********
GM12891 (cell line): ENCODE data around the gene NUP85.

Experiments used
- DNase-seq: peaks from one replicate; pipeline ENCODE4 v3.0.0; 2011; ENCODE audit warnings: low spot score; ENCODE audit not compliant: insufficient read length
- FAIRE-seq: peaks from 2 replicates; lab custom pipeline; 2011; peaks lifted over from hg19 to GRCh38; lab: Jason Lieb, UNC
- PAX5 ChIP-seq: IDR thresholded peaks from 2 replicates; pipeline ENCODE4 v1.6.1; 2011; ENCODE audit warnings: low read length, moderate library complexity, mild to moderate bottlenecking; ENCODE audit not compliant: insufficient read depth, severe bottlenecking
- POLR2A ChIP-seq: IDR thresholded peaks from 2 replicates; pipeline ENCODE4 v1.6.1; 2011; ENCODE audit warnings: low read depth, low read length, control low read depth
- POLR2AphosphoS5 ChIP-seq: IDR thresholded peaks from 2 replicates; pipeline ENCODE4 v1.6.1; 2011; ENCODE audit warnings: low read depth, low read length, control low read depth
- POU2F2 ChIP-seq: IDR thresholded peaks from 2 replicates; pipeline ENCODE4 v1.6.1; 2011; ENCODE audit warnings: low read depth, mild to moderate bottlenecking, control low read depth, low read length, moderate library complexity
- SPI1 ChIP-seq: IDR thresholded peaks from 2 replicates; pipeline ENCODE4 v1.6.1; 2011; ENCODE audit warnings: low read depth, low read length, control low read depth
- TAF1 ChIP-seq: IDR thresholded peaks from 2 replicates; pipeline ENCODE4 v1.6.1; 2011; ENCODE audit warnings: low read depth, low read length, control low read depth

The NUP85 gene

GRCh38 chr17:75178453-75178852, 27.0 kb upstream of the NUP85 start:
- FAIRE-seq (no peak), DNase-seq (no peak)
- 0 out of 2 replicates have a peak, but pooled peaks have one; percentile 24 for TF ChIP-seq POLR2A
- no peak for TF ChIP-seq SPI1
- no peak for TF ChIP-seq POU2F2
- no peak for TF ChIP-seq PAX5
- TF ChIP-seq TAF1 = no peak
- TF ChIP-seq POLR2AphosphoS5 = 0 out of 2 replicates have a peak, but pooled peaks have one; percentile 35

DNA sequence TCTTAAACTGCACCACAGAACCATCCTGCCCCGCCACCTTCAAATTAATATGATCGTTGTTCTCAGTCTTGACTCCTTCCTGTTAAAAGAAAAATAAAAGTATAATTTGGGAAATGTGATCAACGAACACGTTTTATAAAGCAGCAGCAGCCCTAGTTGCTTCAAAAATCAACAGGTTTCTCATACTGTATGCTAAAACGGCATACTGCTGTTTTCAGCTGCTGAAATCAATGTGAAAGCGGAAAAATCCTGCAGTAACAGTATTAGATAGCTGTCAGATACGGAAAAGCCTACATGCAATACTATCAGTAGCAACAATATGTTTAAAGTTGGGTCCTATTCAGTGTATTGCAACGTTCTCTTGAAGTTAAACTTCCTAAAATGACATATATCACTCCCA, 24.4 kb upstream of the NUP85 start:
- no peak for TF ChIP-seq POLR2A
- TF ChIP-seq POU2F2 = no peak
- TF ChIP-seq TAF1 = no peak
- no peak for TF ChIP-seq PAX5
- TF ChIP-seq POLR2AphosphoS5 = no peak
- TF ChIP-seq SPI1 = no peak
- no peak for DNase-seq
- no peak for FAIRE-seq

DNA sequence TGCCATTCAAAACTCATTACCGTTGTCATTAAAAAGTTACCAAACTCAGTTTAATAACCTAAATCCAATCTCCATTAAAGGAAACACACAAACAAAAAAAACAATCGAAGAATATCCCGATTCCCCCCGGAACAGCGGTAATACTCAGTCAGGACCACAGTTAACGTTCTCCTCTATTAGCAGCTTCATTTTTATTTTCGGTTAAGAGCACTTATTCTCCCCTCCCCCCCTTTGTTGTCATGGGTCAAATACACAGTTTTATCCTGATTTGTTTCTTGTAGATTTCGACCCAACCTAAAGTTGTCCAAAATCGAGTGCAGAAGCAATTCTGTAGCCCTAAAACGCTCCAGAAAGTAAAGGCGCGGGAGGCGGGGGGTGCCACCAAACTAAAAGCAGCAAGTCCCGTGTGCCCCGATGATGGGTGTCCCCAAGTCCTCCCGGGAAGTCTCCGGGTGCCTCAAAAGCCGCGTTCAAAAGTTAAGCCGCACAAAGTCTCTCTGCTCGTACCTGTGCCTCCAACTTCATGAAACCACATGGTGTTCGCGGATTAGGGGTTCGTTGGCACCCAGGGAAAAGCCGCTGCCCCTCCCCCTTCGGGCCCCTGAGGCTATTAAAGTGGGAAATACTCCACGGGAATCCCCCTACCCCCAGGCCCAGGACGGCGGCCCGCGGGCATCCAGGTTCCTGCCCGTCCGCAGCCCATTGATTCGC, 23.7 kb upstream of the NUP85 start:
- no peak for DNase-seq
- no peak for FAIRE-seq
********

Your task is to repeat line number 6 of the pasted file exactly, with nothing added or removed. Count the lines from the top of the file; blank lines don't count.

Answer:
- POLR2A ChIP-seq: IDR thresholded peaks from 2 replicates; pipeline ENCODE4 v1.6.1; 2011; ENCODE audit warnings: low read depth, low read length, control low read depth